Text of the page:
Paisley Psychology Services

Counselling, Training and Consultancy

Teenage Suicide: "13 Reasons Why"

This is the first in a two-part series about teenage suicide.​​


“13 Reasons Why” is an American television series about teenage suicide and its impact on families, friends and the community. It is based on the fictional novel by Jay Asher. The series is centred on six audio tapes recorded by seventeen-year-old Hannah which detail the circumstances surrounding her suicide and the thirteen people that she felt were in some way responsible. Although it is disturbing to watch, there is something compelling about it and wanting to know what went so wrong for Hannah that it led to her suicide.

The series takes us on a journey of grief, guilt, shame, betrayal, helplessness and anger – both Hannah’s, her parents and the thirteen people she names. There are many secrets. The final episode is very confronting; we see Hannah cut herself and bleed to death alone in the bath. Her parents come home and try in vain to save their ‘little’ girl. Some aspects of this scene are gratuitous and Hannah’s distress and loneliness, and her parent’s grief could have been conveyed without showing the suicidal act. Although perhaps that would simply be avoiding the harsh reality that the series is trying to confront.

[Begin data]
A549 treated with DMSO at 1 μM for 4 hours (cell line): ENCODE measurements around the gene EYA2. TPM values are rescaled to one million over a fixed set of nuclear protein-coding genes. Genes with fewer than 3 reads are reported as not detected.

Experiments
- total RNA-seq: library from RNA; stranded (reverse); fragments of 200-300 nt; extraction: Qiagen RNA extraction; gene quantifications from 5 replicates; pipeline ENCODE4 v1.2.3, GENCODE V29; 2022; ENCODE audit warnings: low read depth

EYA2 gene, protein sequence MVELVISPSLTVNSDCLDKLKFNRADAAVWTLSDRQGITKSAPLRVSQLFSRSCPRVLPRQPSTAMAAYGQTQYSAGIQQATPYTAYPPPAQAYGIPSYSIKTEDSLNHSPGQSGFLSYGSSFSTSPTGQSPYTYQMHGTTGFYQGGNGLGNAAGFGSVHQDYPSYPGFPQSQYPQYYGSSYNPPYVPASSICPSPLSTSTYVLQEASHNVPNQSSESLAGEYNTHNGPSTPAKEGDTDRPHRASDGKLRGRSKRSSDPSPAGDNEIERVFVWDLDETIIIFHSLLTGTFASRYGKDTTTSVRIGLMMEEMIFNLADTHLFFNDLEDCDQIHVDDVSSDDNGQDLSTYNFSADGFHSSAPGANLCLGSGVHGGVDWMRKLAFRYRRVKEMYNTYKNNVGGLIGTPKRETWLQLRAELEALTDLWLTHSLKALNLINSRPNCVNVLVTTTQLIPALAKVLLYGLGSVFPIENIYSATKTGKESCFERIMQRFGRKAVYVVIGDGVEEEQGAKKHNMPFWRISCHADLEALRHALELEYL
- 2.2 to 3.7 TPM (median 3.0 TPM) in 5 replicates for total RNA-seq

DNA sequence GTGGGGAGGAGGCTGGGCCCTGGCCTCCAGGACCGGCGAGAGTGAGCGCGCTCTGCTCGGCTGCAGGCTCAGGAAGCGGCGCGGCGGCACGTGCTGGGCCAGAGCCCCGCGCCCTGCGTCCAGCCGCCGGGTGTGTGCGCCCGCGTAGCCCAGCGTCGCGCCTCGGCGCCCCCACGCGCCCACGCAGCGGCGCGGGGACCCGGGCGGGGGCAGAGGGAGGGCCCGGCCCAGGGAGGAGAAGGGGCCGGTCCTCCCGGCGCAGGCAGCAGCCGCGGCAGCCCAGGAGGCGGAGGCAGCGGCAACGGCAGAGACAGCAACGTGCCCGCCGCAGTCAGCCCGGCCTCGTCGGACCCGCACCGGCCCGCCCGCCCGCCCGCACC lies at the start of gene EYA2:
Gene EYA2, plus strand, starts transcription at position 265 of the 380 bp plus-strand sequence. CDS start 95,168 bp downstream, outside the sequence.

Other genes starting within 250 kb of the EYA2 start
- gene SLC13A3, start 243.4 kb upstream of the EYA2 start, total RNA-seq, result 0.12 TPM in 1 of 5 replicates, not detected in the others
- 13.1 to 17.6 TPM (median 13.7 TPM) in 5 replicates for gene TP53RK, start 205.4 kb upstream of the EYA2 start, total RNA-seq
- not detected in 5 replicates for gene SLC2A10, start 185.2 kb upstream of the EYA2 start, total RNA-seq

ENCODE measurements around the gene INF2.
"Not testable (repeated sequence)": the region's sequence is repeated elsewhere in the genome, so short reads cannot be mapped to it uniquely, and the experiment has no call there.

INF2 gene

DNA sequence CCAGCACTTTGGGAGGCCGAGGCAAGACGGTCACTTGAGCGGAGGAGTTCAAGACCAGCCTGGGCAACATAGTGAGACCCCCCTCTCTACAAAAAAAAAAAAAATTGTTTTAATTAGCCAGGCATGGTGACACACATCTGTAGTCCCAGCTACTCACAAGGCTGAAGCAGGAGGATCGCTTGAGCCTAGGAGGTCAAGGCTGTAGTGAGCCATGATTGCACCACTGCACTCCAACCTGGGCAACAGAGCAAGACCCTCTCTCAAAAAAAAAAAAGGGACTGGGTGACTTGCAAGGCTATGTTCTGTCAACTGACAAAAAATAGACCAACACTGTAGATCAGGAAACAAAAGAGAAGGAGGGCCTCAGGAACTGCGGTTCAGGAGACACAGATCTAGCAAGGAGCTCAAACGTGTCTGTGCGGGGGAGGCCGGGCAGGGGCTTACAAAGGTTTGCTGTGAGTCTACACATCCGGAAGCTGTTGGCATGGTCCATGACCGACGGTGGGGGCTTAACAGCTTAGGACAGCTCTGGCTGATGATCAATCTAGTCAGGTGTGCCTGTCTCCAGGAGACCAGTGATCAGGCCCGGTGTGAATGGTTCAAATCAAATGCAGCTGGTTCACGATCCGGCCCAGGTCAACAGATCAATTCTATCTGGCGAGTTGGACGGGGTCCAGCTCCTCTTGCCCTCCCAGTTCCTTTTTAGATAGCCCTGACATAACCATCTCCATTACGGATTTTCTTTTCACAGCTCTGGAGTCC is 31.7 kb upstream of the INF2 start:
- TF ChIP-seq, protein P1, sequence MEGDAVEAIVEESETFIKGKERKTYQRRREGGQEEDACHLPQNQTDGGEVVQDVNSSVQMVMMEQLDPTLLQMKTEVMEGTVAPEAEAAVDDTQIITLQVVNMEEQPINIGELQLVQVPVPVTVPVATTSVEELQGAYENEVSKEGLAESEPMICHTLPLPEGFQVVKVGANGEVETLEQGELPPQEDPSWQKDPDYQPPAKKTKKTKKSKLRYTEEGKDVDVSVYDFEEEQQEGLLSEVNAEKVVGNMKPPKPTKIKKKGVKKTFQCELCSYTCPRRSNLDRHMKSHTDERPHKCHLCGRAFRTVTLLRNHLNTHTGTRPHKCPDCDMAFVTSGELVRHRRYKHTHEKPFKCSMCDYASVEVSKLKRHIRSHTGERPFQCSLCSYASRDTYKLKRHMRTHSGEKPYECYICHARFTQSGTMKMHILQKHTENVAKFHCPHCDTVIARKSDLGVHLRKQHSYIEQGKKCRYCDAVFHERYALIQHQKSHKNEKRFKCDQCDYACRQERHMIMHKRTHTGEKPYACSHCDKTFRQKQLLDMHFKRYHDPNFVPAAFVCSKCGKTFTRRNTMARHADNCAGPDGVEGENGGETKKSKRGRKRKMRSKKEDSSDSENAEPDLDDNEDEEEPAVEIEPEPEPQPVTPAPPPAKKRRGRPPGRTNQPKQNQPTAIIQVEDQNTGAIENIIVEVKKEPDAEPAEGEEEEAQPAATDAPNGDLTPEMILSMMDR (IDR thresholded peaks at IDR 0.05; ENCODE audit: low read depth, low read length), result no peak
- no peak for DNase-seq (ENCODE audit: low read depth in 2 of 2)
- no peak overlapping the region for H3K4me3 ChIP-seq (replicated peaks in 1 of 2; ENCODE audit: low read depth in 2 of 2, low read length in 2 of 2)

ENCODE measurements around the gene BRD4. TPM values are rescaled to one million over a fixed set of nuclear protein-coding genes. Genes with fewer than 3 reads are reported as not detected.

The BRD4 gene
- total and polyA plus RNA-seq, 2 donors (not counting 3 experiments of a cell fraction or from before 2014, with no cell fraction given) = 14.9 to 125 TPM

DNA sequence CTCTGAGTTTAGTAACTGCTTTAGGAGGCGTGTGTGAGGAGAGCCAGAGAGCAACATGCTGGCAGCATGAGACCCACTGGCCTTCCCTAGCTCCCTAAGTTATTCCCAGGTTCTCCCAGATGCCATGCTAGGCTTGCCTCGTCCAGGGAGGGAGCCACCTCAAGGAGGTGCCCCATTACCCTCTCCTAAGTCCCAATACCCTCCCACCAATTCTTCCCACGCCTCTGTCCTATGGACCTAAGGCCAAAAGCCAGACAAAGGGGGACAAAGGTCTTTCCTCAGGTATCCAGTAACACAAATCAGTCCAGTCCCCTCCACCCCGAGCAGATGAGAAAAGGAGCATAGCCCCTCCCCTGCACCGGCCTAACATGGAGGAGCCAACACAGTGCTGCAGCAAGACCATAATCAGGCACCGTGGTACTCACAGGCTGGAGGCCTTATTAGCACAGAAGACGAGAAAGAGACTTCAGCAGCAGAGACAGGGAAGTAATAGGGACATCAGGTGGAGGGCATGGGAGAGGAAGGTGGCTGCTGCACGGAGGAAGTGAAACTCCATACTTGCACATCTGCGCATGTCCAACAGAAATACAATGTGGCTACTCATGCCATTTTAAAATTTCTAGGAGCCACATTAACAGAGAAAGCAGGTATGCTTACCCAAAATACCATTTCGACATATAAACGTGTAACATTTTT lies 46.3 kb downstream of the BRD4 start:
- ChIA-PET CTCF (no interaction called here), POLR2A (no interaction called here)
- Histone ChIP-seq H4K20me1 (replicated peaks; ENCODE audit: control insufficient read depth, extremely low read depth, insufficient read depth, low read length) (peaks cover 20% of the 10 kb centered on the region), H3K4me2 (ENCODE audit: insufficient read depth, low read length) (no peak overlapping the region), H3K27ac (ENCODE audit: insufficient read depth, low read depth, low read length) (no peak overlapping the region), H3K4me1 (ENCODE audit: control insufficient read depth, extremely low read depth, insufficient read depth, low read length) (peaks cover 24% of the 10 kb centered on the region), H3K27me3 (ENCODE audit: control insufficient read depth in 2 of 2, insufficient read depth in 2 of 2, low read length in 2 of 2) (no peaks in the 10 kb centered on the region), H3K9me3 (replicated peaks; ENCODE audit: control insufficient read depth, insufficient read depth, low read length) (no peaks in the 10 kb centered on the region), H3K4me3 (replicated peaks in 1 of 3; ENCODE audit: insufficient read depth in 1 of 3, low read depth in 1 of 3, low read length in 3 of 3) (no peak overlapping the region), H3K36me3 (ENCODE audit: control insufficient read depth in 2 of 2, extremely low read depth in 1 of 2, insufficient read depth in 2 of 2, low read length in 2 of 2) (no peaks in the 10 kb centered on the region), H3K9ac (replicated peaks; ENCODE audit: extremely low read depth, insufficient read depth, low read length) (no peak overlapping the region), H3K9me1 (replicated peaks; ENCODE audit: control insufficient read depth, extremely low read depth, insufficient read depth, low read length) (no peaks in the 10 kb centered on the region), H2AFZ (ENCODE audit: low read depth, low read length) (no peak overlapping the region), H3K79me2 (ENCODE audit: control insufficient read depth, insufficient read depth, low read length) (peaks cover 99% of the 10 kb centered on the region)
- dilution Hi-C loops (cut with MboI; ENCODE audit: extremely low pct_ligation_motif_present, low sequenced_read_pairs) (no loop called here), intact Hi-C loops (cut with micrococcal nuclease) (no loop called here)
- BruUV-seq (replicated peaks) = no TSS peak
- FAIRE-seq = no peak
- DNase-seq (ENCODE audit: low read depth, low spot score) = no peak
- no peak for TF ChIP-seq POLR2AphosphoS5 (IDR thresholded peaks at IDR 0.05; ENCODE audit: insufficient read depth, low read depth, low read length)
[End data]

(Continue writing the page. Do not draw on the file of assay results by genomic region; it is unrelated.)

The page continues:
“13 Reasons Why” simplifies the complex issue of suicide, as though somehow what happened to Hannah can be explained by naming specific people and events separately when they are all inextricably linked. It perpetuates stereotypes that bullying and sexual assault are a major contributing factor. There are subtleties that are missed. For instance, the seemingly picture perfect and supportive family eventually show some cracks, with disagreements and money problems. However these largely remain side issues. Despite these things, “13 Reasons Why” has created dialogue about teenage suicide.


See: Teenage Suicide and Your Family, for further information about suicide and ways of handling these issues with your children.

#wellbeing #parenting #childrenswellbeing #suicide

Featured Posts
Search By Tags
No tags yet.